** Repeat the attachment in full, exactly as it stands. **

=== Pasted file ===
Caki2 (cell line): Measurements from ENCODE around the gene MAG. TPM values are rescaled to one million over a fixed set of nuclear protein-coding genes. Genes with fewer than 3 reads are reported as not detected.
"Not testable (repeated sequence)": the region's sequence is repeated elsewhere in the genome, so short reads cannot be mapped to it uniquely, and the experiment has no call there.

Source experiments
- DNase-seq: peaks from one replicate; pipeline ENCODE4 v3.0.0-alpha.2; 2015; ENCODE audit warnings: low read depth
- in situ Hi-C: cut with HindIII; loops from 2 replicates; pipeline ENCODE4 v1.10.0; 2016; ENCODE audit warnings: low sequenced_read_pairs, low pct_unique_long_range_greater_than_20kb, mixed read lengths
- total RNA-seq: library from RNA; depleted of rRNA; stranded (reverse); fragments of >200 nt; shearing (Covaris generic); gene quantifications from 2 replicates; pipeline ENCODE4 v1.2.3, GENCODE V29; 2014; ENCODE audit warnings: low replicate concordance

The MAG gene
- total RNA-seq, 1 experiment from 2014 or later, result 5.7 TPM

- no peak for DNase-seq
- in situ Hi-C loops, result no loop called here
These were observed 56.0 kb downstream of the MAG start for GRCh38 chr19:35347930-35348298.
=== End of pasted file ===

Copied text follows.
Caki2 (cell line): Measurements from ENCODE around the gene MAG. TPM values are rescaled to one million over a fixed set of nuclear protein-coding genes. Genes with fewer than 3 reads are reported as not detected.
"Not testable (repeated sequence)": the region's sequence is repeated elsewhere in the genome, so short reads cannot be mapped to it uniquely, and the experiment has no call there.

Source experiments
- DNase-seq: peaks from one replicate; pipeline ENCODE4 v3.0.0-alpha.2; 2015; ENCODE audit warnings: low read depth
- in situ Hi-C: cut with HindIII; loops from 2 replicates; pipeline ENCODE4 v1.10.0; 2016; ENCODE audit warnings: low sequenced_read_pairs, low pct_unique_long_range_greater_than_20kb, mixed read lengths
- total RNA-seq: library from RNA; depleted of rRNA; stranded (reverse); fragments of >200 nt; shearing (Covaris generic); gene quantifications from 2 replicates; pipeline ENCODE4 v1.2.3, GENCODE V29; 2014; ENCODE audit warnings: low replicate concordance

The MAG gene
- total RNA-seq, 1 experiment from 2014 or later, result 5.7 TPM

- no peak for DNase-seq
- in situ Hi-C loops, result no loop called here
These were observed 56.0 kb downstream of the MAG start for GRCh38 chr19:35347930-35348298.